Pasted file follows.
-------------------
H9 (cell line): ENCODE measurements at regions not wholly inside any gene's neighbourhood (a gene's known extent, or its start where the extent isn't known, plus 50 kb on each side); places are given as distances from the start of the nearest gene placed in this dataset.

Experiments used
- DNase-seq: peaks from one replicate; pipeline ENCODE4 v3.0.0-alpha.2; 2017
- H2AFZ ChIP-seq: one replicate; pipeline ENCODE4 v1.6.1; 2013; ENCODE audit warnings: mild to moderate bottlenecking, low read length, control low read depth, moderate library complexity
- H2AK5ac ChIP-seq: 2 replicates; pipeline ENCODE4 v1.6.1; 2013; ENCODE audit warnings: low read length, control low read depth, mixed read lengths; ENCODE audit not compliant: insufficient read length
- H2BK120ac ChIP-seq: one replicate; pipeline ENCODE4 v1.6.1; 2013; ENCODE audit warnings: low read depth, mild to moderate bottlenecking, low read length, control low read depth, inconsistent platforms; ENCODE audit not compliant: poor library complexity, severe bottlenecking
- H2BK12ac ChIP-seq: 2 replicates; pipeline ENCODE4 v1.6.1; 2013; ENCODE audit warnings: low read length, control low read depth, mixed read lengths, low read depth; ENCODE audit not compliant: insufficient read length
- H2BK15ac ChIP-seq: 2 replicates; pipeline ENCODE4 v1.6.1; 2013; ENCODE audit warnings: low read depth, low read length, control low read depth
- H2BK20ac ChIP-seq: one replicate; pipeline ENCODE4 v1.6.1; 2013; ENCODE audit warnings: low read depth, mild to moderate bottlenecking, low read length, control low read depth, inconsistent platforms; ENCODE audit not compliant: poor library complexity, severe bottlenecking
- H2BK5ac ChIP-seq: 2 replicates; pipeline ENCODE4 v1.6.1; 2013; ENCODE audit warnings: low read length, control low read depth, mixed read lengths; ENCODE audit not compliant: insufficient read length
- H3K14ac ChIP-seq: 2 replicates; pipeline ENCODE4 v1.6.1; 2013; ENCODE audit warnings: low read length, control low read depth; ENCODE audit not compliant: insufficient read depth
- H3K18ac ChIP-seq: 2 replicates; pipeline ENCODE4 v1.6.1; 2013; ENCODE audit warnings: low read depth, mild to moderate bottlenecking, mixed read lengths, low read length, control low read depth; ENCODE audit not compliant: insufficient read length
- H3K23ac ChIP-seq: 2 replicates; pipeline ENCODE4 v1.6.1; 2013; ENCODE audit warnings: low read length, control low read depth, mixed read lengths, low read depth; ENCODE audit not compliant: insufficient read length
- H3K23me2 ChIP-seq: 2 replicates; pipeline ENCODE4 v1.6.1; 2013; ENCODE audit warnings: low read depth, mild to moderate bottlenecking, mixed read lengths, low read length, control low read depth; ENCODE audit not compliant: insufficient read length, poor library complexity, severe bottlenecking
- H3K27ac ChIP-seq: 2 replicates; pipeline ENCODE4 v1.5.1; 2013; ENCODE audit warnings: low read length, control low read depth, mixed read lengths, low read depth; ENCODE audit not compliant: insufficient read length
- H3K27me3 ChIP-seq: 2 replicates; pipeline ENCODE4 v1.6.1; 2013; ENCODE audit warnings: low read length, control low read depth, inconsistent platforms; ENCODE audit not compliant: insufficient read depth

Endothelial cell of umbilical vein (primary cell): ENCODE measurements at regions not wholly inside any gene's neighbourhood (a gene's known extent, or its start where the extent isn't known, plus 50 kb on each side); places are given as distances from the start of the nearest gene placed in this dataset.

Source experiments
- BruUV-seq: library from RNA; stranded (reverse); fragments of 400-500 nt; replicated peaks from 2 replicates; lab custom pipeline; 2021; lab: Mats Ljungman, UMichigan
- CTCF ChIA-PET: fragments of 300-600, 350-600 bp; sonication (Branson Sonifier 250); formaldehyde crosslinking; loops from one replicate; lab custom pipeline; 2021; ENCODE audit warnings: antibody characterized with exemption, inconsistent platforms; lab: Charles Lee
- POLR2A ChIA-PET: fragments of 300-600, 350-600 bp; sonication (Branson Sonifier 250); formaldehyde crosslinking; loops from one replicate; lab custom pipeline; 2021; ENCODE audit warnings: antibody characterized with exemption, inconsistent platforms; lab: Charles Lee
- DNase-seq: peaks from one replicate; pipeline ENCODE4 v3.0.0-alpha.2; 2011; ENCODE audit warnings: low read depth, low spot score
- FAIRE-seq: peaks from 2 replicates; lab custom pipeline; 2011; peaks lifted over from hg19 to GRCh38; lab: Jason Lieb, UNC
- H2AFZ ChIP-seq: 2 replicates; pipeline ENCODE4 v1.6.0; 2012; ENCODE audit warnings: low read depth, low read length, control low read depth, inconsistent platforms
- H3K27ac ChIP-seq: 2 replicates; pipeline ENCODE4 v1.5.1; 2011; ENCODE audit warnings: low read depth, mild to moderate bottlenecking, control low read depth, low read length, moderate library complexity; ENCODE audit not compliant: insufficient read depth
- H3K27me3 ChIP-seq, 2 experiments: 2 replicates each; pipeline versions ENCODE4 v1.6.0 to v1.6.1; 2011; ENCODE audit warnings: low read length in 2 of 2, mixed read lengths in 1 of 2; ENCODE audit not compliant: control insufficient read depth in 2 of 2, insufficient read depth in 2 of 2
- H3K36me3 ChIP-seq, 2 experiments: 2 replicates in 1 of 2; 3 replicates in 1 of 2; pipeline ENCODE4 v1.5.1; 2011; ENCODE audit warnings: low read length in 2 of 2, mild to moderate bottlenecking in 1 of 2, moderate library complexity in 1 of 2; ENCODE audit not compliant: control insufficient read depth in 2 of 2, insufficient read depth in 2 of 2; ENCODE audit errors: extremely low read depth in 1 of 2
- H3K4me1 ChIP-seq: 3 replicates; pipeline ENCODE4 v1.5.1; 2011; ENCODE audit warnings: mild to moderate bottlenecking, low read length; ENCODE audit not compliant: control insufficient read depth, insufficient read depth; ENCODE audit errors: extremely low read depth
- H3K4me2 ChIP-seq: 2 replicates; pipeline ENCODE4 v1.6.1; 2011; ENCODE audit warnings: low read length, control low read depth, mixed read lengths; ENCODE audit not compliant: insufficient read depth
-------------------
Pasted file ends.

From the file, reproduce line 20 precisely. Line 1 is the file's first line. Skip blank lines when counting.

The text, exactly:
- CTCF ChIA-PET: fragments of 300-600, 350-600 bp; sonication (Branson Sonifier 250); formaldehyde crosslinking; loops from one replicate; lab custom pipeline; 2021; ENCODE audit warnings: antibody characterized with exemption, inconsistent platforms; lab: Charles Lee